Such sentiment leaves Beijing with a quandary. China clearly feels Tung—who has proven politically reliable—is the man for the job. But even the Communist Party leadership would have difficulty reappointing him for a second term if his popularity continues to dive. Two weeks ago, Beijing fired the first salvo in its attempt to turn public opinion around. President Jiang Zemin and Premier Zhu Rongji invited a delegation of Hong Kong business tycoons to Beijing and urged them to support Tung for a second term in 2002. The tactic may represent something of a subversion of Hong Kong's democratic process, but the lobbying took place in the open—the meeting was reported in Hong Kong's dailies and footage appeared on the nightly news—making China's views on the matter absolutely clear.

Beijing's support may not be what Tung needs to turn things around, however. Even Tung's harshest critics concede that he is sincere, hardworking and unfailingly polite. But they are repelled by his perceived obeisance to the Chinese government. Although Beijing's leaders are generally viewed as respecting Hong Kong's autonomy, the Chief Executive is frequently perceived to be second guessing their wishes. Critics recite a list of measures that have undermined democracy in Hong Kong, from the abolition of elected municipal councils to Beijing's reinterpretation of the Basic Law (Hong Kong's mini-constitution) to limits on the rights of mainland Chinese with one Hong Kong parent to live in the territory. "It's a very tough job," says publisher Jimmy Lai. "If you have to read your boss' face whenever you do anything, you can't develop clear, consistent principles and you send out confusing signals."

Indeed, Tung has frequently disappointed local citizens who would like to see him speak up more for the "Two Systems" part of Hong Kong's political equation and less for "One Country." Unfortunately for Tung, deference to Beijing is not the only charge leveled against him. He also is accused of doing too many favors for local business leaders. Martin Lee, leader of the opposition Democrats, cites several dubious deals, including last year's untendered award of a $1.7 billion project to build a high-tech complex, later dubbed Cyberport, to Richard Li, son of Tung's friend Li Ka-shing. Tung also has taken heat for excusing from prosecution former newspaper tycoon Sally Aw, a pro-Beijing businesswoman who has known the Chief Executive for years.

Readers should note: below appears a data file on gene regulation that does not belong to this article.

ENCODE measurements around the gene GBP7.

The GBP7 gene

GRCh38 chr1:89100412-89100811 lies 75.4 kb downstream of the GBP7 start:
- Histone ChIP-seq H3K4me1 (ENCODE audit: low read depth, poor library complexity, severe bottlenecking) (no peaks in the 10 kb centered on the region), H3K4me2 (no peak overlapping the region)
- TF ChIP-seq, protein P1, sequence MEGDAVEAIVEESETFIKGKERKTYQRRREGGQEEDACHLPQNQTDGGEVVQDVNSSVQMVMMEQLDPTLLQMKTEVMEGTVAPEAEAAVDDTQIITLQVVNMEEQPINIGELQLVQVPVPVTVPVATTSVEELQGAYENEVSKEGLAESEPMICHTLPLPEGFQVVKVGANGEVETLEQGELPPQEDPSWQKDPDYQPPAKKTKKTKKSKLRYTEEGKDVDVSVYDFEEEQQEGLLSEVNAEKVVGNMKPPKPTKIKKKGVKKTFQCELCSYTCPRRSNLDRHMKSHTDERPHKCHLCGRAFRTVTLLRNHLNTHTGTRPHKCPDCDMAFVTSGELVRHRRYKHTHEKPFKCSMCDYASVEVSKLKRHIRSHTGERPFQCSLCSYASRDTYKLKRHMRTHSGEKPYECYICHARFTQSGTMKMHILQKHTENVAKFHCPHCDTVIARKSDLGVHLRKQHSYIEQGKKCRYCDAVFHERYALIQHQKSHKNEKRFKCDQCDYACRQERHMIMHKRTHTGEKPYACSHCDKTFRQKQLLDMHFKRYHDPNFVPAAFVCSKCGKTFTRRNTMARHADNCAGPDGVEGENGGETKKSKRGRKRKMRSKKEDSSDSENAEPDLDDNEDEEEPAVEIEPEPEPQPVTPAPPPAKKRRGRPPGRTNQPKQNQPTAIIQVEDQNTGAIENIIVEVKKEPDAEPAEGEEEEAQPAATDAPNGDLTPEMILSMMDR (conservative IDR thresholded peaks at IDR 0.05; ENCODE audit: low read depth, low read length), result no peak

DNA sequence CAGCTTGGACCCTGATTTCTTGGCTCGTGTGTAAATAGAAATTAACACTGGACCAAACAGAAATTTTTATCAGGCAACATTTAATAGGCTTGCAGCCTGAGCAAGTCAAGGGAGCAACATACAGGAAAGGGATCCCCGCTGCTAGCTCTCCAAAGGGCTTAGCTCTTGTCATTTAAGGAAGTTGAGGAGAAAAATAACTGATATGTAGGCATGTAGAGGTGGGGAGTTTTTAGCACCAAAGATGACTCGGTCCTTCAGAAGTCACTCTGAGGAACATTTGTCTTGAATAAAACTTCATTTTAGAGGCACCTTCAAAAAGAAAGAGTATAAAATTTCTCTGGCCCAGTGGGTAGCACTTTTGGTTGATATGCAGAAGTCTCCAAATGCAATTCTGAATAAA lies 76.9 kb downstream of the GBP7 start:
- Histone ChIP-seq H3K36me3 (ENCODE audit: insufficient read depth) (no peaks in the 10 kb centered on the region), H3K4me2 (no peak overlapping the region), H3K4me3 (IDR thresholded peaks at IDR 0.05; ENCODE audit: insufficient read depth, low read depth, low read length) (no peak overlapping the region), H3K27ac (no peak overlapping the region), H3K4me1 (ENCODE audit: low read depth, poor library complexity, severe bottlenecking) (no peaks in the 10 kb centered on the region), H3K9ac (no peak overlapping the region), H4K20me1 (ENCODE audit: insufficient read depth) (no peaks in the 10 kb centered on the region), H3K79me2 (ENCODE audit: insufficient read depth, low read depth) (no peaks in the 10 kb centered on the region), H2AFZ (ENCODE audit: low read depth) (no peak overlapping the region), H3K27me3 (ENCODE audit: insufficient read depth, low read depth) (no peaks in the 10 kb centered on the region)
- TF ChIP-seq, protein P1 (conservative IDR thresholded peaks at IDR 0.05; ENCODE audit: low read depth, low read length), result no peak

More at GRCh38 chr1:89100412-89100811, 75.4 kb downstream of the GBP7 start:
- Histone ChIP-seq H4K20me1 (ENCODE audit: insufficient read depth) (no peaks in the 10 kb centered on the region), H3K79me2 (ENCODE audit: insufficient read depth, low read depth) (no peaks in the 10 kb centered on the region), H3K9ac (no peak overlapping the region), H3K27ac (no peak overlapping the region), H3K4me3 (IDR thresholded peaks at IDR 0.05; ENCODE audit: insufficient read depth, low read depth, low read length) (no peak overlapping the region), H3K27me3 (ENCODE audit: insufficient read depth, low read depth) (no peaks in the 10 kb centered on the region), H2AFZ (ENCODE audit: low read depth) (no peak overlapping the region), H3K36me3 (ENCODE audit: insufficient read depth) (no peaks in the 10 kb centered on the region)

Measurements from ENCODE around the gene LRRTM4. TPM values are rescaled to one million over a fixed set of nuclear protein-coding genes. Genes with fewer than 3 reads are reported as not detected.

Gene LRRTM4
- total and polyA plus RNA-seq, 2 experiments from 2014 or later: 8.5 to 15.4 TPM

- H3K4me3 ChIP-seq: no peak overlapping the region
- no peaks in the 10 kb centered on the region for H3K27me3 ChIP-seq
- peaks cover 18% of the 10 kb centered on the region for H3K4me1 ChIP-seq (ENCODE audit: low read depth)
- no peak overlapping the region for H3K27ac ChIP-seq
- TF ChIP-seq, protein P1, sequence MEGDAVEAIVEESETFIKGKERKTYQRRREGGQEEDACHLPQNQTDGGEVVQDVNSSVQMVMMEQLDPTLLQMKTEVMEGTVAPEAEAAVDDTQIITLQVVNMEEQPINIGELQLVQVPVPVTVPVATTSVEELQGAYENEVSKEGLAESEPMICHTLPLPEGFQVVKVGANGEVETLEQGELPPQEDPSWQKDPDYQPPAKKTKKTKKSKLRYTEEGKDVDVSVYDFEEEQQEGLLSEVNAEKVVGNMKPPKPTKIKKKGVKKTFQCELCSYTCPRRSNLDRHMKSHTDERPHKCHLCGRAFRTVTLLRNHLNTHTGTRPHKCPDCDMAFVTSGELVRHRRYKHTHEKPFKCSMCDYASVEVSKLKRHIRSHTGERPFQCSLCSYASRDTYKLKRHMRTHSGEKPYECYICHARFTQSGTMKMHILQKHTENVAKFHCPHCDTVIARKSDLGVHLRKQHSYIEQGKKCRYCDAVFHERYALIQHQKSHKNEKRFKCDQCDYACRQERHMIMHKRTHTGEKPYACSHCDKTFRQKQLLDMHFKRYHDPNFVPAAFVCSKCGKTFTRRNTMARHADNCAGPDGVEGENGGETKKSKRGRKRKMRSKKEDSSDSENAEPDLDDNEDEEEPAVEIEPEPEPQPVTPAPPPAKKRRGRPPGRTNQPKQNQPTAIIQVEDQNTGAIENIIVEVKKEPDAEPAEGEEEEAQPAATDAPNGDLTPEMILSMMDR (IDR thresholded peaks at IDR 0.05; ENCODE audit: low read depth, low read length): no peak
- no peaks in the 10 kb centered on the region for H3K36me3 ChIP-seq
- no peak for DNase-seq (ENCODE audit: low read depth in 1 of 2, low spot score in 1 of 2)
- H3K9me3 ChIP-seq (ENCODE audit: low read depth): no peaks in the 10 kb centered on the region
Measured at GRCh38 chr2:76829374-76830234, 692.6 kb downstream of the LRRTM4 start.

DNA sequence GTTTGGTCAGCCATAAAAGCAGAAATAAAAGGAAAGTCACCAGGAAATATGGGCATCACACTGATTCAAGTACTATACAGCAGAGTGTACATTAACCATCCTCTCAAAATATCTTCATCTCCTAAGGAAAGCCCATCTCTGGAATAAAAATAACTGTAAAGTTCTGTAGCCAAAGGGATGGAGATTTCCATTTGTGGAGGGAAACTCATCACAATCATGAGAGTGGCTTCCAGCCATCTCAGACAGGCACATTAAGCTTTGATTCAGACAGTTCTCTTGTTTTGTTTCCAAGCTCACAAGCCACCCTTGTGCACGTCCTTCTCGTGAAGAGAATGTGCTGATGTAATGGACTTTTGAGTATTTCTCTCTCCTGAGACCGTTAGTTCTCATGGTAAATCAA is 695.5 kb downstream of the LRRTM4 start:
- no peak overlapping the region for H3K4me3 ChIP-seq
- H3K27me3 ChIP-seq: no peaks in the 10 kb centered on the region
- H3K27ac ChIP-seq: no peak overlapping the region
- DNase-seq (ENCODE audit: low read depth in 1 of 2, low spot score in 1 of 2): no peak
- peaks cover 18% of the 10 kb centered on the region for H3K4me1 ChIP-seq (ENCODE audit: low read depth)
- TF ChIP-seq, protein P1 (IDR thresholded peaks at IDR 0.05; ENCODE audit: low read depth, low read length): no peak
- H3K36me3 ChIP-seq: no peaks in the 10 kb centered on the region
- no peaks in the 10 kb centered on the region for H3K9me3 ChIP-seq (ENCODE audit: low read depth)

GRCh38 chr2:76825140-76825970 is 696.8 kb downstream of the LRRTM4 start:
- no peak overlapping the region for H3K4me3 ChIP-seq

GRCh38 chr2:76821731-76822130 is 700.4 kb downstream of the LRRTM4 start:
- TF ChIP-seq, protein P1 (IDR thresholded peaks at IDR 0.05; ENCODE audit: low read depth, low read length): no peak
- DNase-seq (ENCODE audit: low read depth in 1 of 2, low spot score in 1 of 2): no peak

His legacy will depend largely on decisions made in Beijing. It is China's leaders, for example, who will decide how Hong Kong's political system evolves. Under the Basic Law, the number of directly elected members in the legislature can increase to 100% in 2008 at the earliest. Tung has so far rejected opposition calls for a public discussion of this and other political issues. But if, as seems likely, Beijing balks at establishing a fully fledged democracy on Chinese soil, there could be trouble. "In the long term, there needs to be democratization because that's what the public expects," says Sonny Lo, associate professor of political science at the University of Hong Kong. "Otherwise the Elite at the top will clash with the rest of society."

In the meantime, Hong Kong and Beijing may be stuck with Tung, even if his poll ratings continue to sag. Until 2007, at least, the people have no democratic means of removing him. And China's leaders would surely hesitate to put up another candidate. "No matter how many people oppose Tung, China will have to keep him," says Lai. "If they depose him that means the leadership is deposable." Popular or not, Tung is probably here to stay.

—With reporting by Susan Jakes and Wendy Kan/Hong Kong